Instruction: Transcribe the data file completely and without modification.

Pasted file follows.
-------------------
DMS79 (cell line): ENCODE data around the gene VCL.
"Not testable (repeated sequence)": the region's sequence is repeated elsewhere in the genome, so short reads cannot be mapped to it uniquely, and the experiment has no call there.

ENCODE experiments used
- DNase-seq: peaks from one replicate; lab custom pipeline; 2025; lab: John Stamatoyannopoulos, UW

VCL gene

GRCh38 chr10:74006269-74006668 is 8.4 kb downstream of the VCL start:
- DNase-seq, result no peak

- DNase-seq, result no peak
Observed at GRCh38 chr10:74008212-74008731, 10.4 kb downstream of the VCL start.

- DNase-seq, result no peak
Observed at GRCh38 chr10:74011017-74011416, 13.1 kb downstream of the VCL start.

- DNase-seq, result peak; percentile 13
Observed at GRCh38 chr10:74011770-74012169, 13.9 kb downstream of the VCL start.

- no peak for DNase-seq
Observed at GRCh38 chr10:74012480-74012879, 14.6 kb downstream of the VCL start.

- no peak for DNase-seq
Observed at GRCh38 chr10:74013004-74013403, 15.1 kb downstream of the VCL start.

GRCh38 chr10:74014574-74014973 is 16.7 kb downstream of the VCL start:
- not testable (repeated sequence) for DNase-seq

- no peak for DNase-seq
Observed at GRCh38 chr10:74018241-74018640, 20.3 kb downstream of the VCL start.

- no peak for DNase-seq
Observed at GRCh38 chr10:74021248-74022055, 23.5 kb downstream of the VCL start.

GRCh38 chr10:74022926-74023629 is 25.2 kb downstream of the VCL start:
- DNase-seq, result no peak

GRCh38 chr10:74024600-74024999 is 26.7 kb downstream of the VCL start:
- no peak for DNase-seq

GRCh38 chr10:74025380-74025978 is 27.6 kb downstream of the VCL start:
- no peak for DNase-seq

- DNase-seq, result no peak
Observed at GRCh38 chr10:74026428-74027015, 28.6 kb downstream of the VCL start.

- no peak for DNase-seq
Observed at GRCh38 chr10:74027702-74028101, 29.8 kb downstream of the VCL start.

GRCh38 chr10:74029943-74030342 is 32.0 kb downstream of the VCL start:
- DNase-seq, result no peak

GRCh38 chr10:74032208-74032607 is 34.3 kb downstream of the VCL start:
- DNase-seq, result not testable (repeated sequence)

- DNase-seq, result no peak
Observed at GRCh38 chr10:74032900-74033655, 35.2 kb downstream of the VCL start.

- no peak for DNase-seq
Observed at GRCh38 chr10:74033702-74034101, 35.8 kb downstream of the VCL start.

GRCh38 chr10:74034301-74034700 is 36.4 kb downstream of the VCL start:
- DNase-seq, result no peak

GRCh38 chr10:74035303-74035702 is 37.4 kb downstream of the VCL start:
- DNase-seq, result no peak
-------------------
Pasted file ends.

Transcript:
DMS79 (cell line): ENCODE data around the gene VCL.
"Not testable (repeated sequence)": the region's sequence is repeated elsewhere in the genome, so short reads cannot be mapped to it uniquely, and the experiment has no call there.

ENCODE experiments used
- DNase-seq: peaks from one replicate; lab custom pipeline; 2025; lab: John Stamatoyannopoulos, UW

VCL gene

GRCh38 chr10:74006269-74006668 is 8.4 kb downstream of the VCL start:
- DNase-seq, result no peak

- DNase-seq, result no peak
Observed at GRCh38 chr10:74008212-74008731, 10.4 kb downstream of the VCL start.

- DNase-seq, result no peak
Observed at GRCh38 chr10:74011017-74011416, 13.1 kb downstream of the VCL start.

- DNase-seq, result peak; percentile 13
Observed at GRCh38 chr10:74011770-74012169, 13.9 kb downstream of the VCL start.

- no peak for DNase-seq
Observed at GRCh38 chr10:74012480-74012879, 14.6 kb downstream of the VCL start.

- no peak for DNase-seq
Observed at GRCh38 chr10:74013004-74013403, 15.1 kb downstream of the VCL start.

GRCh38 chr10:74014574-74014973 is 16.7 kb downstream of the VCL start:
- not testable (repeated sequence) for DNase-seq

- no peak for DNase-seq
Observed at GRCh38 chr10:74018241-74018640, 20.3 kb downstream of the VCL start.

- no peak for DNase-seq
Observed at GRCh38 chr10:74021248-74022055, 23.5 kb downstream of the VCL start.

GRCh38 chr10:74022926-74023629 is 25.2 kb downstream of the VCL start:
- DNase-seq, result no peak

GRCh38 chr10:74024600-74024999 is 26.7 kb downstream of the VCL start:
- no peak for DNase-seq

GRCh38 chr10:74025380-74025978 is 27.6 kb downstream of the VCL start:
- no peak for DNase-seq

- DNase-seq, result no peak
Observed at GRCh38 chr10:74026428-74027015, 28.6 kb downstream of the VCL start.

- no peak for DNase-seq
Observed at GRCh38 chr10:74027702-74028101, 29.8 kb downstream of the VCL start.

GRCh38 chr10:74029943-74030342 is 32.0 kb downstream of the VCL start:
- DNase-seq, result no peak

GRCh38 chr10:74032208-74032607 is 34.3 kb downstream of the VCL start:
- DNase-seq, result not testable (repeated sequence)

- DNase-seq, result no peak
Observed at GRCh38 chr10:74032900-74033655, 35.2 kb downstream of the VCL start.

- no peak for DNase-seq
Observed at GRCh38 chr10:74033702-74034101, 35.8 kb downstream of the VCL start.

GRCh38 chr10:74034301-74034700 is 36.4 kb downstream of the VCL start:
- DNase-seq, result no peak

GRCh38 chr10:74035303-74035702 is 37.4 kb downstream of the VCL start:
- DNase-seq, result no peak